Marvel Comics and renowned science fiction writer Orson Scott Card announced at the New York Comics Convention that the comic book publisher will soon begin adapting books from Card’s popular Ender series into comics. Ender’s Game, Card’s Hugo and Nebula Award-winning book about a young military prodigy battling an alien army, and Ender’s Shadow, a concurrent novel about another child soldier, will launch as comic books with the first Ender’s Game collection. Card, who also scripts the Ultimate Iron Man comic for Marvel, talked with PWCW about making the jump to the comics medium, and bringing his most famous books along with him.
PW Comics Week: What drew you to comic books initially, when you started writing Ultimate Iron Man?
Orson Scott Card: I wasn't drawn to comic books. I didn't like superheroes or supervillains, and I especially didn't like Iron Man. But I was drawn to the frozen-movie aspects of graphic storytelling, and regarded it as a challenge I wanted to tackle "someday." Then an astonishingly good editor at Marvel, Nick Lowe, kept after me… and sold me on the Ultimate [universe] version of Iron Man, [saying] that I could reinvent the backstory, create a superhero whose motives were intelligible, whose story would be intriguing. And I could create villains that I could believe in, human beings with complex motivations. That's what became irresistible. And as Nick worked with me to help me learn what I was doing, more or less, I ended up doing work I could be proud of.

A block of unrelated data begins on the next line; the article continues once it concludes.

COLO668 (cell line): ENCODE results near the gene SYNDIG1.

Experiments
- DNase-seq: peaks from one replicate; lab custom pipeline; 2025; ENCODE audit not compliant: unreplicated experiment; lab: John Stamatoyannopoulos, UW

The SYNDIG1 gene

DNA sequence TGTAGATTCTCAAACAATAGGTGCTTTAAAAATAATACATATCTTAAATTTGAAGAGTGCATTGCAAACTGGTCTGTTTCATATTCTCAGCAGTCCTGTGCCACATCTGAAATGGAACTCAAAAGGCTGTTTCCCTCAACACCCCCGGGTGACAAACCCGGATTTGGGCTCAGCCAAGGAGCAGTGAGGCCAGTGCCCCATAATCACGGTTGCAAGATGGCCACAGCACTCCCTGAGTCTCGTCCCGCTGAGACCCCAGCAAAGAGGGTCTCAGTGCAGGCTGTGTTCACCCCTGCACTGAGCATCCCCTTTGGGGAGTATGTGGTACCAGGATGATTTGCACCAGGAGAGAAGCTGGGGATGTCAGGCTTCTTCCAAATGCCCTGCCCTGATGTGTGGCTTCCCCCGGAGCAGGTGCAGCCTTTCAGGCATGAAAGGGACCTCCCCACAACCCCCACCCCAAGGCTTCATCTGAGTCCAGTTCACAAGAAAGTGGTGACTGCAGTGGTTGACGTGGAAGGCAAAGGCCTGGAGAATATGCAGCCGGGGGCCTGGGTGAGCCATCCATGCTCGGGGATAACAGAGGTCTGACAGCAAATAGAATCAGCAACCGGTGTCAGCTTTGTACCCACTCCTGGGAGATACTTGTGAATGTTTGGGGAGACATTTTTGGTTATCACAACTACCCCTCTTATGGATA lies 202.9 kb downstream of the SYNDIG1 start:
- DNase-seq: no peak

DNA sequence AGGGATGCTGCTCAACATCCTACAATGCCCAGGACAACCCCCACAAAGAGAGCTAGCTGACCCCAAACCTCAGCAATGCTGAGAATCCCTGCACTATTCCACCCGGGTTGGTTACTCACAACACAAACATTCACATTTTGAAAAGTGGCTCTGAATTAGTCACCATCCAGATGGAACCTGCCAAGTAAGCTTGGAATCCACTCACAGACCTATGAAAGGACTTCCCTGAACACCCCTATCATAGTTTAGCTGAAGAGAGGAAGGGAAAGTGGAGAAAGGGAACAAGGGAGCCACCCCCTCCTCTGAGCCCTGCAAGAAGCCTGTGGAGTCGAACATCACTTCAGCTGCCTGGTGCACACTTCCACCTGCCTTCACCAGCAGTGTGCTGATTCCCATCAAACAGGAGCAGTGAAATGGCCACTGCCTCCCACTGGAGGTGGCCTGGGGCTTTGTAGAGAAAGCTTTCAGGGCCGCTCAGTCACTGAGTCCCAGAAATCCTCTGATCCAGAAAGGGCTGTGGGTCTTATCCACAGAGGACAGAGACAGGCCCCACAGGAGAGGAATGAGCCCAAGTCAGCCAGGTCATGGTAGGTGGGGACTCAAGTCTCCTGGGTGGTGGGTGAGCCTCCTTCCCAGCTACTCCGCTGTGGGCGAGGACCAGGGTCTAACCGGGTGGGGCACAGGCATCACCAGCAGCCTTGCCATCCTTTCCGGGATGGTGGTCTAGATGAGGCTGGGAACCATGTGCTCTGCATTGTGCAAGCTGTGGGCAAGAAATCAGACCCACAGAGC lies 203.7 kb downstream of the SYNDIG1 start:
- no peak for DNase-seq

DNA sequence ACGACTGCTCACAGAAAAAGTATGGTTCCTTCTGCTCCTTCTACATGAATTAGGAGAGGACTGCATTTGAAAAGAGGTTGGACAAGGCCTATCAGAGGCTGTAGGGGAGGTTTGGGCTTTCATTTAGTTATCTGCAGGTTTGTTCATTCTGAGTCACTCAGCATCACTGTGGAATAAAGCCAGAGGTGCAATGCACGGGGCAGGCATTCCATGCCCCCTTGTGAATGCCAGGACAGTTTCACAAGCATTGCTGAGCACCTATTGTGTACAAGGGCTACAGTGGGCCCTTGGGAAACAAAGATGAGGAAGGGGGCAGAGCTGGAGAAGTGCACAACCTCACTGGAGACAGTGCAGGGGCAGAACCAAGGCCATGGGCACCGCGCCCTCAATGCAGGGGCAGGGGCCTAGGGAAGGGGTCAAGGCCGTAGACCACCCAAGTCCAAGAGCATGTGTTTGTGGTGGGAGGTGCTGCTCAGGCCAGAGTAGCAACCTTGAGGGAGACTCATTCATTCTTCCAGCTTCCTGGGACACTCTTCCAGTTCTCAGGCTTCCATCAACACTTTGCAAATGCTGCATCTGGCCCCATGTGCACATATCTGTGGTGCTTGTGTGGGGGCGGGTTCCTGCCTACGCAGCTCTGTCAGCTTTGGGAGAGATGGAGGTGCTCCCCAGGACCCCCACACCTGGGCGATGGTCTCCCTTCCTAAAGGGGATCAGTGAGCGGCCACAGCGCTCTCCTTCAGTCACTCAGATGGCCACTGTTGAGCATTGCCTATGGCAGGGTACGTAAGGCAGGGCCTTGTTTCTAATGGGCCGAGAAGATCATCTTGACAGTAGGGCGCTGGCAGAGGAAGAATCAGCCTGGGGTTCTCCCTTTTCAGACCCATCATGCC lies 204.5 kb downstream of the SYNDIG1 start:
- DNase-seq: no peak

PWCW: What has kept you in the comics industry, when you have such a well-established and highly-lauded career in novel writing?
OSC: I'm not really "in" the comics industry. I'm still a visitor. But I admire the work that others do, and I have enjoyed my dabbling. I couldn't make a living from comics—you have to work too hard and meet too many deadlines, and I think I would have been fired from Ultimate Iron Man long ago if I were actually a full-time comics writer. I've been doing it sort of "between projects," and a good comics series deserves better. Novels are still my bread and butter.
PWCW: Did Marvel approach you for the Ender’s Game project, or did you decide that you wanted to do a comic adaptation?
OSC: The moment I got the comic book and game rights extracted from the [Warner Bros.] movie option deal, I let Marvel and others know about the availability. I truly was open-minded about who would end up doing the books, depending on what their plans were. Marvel got there first, with a terrific, ambitious plan for Ender's Game and Ender's Shadow, and because I already knew them and trusted the quality and integrity of their work and the people I'd be working with, I treated it as a preemptive bid and withdrew from all other discussions.
PWCW: How is writing an original comic like Ultimate Iron Man different than adapting your own work, like Wyrms or Ender's Game, into a comic?